In November last year I participated in the judging of Aperture's annual Photobook Awards under the Paris Photo. We were to announce the winner of this year's photo book, and one of the books we should consider was Stories av Santu Mofokeng. His latest book – or rather books, then Stories constitutes 21 booklets – was collected in a box.
Browsing through his photo essays depicting the time during and after the apartheid regime was a powerful and moving experience. The book was published last year, as it was 25 years since Nelson Mandela was elected president of South Africa.
Mofokeng, who was born and raised in Soweto, poetically portrayed the existence of the people who lived in opposition to the regime. He began as an assistant in the darkroom of several newspapers before becoming part of Afrapix, a photography collective established to combat apartheid. He also worked for a long time as a documentary photographer for the African Studies Institute at the Wits University in Johannesburg, but then embarked on an independent artist career.
Rolling churches and beauty
Each booklet i Stories contains a photo essay and is the result of a long-standing collaboration between Mofokeng, curator Joshua Chang, designer Lunetta Bartz and Gerhard Steidl, whose publishing company publishes the publications. They also worked together on the retrospective exhibition – with the same name as the book – that could be experienced at the FOAM Amsterdam photography museum last year. By dividing the photo essays into different booklets, each story is given proper attention – which could have disappeared if everything were collected in one large book. Take, for example, one of his most famous series, Train Church, which was photographed within a few weeks on the train from Soweto to Johannesburg in 1986. In one of the pictures we see a crowded train where people cling to the outside. In another we see two women sitting in a compartment clapping and singing. We are on the tour. Mofokeng writes in the book that commuters used the trip for prayer and gospel songs. Several used train walls as drums to accompany. The stuffy trains turned into rolling churches.
According to Mofokeng, holocaust and apartheid are the two worst phenomena of the last century.
In the booklet Politics the photographer portrays a series of hefty demonstrations. Here is a strong portrait of a man wearing a T-shirt with the inscription "We will not live as slaves / Rather we will die fighting". The booklet is frustrating to browse; this is a shameful time in our near history. However, the latest picture in the booklet gives hope, with Nelson Mandela giving a speech in front of a full stadium. Mofokeng has also dedicated a small booklet to Robben Island. He writes that he had to see the island where Mandela had been imprisoned, and was shocked at the plans to create a nature reserve there. As if they wanted to erase the history of the place.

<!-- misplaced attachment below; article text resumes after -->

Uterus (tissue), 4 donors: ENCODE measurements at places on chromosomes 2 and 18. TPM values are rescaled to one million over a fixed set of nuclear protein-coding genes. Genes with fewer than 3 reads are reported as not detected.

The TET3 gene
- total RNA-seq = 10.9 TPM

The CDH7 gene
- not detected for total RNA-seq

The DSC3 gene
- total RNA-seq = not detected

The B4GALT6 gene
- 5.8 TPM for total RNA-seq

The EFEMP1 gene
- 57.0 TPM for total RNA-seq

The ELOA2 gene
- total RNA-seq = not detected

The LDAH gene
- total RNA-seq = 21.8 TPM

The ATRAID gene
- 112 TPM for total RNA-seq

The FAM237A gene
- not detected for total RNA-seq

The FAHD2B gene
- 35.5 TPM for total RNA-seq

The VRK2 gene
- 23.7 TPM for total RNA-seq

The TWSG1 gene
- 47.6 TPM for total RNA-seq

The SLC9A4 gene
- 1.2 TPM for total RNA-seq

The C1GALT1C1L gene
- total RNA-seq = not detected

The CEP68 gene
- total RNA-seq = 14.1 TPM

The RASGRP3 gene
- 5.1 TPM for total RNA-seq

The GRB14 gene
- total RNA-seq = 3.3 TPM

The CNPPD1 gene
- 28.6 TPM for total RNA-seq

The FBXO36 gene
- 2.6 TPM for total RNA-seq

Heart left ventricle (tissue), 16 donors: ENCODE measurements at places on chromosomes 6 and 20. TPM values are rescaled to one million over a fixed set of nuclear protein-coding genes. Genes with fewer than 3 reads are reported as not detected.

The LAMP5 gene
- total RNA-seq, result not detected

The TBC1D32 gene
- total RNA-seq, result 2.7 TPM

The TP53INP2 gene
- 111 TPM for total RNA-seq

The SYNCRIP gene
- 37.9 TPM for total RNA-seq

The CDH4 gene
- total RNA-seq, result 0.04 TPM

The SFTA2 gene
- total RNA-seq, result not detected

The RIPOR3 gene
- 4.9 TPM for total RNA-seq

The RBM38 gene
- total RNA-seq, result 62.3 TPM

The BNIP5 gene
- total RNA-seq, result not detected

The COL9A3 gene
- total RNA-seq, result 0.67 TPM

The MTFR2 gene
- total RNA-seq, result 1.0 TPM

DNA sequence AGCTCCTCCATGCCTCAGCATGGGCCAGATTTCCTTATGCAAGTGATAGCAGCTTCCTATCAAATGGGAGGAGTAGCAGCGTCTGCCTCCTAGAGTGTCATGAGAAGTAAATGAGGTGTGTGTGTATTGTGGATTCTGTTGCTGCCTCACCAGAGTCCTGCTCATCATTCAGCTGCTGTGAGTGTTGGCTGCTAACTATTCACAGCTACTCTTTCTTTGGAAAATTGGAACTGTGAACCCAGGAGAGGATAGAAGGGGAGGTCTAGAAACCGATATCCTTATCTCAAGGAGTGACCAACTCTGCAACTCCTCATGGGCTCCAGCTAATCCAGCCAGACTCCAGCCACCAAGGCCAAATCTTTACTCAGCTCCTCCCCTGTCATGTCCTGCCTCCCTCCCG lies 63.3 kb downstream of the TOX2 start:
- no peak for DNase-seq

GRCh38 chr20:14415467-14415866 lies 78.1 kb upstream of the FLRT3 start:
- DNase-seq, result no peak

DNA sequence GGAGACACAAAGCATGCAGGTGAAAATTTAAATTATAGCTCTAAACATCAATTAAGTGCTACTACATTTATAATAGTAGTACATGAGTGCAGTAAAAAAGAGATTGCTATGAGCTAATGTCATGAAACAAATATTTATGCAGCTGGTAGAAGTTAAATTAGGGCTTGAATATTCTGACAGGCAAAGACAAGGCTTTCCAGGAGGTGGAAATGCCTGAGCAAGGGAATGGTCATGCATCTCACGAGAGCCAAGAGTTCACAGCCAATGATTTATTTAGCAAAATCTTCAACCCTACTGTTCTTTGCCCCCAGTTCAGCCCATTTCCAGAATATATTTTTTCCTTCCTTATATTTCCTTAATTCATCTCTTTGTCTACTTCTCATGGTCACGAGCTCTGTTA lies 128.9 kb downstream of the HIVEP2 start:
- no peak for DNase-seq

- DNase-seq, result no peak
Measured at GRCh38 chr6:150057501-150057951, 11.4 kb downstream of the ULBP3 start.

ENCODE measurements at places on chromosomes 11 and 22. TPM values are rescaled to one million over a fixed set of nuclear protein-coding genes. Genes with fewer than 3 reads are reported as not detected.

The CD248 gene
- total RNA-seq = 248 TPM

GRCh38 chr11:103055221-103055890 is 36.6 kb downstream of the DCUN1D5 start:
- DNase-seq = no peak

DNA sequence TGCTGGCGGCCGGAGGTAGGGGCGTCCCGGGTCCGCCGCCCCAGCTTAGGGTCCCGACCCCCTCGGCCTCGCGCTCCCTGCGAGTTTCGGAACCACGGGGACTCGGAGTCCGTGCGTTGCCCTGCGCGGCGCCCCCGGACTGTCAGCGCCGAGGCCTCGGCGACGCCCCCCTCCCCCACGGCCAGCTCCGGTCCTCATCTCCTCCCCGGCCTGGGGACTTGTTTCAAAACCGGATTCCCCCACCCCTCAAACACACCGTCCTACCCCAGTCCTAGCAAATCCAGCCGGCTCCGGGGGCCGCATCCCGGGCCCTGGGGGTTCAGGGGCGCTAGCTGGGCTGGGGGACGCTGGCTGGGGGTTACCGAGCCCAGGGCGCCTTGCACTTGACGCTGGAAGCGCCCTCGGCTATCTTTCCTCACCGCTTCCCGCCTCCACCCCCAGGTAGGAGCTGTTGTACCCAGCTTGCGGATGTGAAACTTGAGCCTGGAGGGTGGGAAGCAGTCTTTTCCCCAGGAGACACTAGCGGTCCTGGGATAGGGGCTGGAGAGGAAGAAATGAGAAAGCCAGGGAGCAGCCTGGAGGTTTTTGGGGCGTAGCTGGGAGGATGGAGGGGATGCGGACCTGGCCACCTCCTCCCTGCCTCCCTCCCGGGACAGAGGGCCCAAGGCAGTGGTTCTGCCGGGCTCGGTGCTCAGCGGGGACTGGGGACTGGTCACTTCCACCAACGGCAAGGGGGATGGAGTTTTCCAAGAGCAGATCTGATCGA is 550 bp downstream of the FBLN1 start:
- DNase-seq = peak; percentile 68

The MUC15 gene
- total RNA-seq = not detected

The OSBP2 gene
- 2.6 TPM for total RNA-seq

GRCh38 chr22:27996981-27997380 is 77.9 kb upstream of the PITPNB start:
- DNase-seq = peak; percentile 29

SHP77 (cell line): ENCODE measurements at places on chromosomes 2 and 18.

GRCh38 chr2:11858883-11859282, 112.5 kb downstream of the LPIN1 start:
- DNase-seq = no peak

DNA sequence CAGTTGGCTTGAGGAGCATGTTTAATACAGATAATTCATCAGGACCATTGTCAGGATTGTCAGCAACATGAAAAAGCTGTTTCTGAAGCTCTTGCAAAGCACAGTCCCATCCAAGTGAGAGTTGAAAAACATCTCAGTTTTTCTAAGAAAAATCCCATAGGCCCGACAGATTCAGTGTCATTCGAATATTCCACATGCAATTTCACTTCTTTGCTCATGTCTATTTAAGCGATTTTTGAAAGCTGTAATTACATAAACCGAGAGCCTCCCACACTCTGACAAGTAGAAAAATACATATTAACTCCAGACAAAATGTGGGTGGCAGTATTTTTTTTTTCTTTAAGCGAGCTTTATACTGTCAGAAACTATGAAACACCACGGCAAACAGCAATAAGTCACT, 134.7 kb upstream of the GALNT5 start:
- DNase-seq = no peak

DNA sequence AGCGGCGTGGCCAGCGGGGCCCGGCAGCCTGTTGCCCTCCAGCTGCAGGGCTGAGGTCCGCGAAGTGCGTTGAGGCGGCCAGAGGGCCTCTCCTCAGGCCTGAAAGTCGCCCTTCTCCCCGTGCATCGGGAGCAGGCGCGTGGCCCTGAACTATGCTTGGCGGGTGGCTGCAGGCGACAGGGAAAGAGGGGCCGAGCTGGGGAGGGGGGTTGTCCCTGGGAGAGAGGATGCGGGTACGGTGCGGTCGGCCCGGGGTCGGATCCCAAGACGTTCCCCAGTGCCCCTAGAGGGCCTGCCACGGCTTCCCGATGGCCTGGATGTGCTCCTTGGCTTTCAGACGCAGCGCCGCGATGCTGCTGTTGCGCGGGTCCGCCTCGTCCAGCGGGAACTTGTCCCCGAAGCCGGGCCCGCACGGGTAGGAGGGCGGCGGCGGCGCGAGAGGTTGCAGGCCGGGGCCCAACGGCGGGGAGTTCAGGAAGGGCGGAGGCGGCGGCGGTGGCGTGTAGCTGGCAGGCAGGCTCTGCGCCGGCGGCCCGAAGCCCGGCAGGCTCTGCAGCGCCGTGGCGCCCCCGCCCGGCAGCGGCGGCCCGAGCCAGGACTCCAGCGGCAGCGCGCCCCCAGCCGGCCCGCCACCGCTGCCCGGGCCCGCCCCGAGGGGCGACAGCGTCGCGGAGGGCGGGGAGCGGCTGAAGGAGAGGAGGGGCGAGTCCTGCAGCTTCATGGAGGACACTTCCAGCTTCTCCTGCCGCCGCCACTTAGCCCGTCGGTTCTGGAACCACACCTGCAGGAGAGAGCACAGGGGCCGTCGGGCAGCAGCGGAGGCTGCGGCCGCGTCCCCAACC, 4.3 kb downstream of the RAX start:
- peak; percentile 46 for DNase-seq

I Billboards he describes how the South African Nationalist Party used large billboards to spread its ideology: "I read somewhere that advertising creates a sense of participating in the utopia of beauty – life as it should be." A drive from the city into Soweto will quickly kick your legs away from this notion. His image of a homeless man rolling his belongings in a carriage under a large advertising poster with the writing "Democracy is forever" is a sharp comment. The picture was taken in 2004, in a democracy that was very new and fragile.
Holocaust and apartheid
trauma explores historical sites, such as Auschwitz i Poland. Mofokeng does not think it is an exaggeration to the Holocaust and apartheid are the two worst phenomena of the last century. In his comparison of these we are reminded that the British pioneers used concentration camps during the war in Sør-Africa between 1899 and 1902.
Mofokeng went from exploring religious rituals and everyday life in ghettos to landscapes as important motifs in his artistry. Much of the homeland was long unavailable to anyone other than white people. For several years, he took a camera on trips to reclaim his own land. Landscape is, according to him, about identity, and about being proud to be a South African – despite the country's history.
Inspired by other artists
Mofokeng's work has inspired several South African contemporary artists. Among others Lebohang Kganye, whose work can currently be seen in the group exhibition Alpha Crucis – Contemporary African Art at Astrup Fearnley. Kganye's photographs and installations provide an inventive look at her own family history – but also the history of South Africa. Her work is playful and at the same time politically relevant. Kganye has on several occasions stated that Mofokeng's work has been important to her.
It may have been for another South African, Zanele muholi. She calls herself an image activist instead of an artist, and Muholi's work often addresses prejudices around lesbians and transgender people. Her self-portrait series, Somnyama Ngonyama, Hail the Dark Lioness was shown during the Venice Biennial last year. It is an ongoing work that is about being proud of its complexion. Both Kganye's and Muholi's work draw back lines to Mofokeng's continuous exploration of South African identity.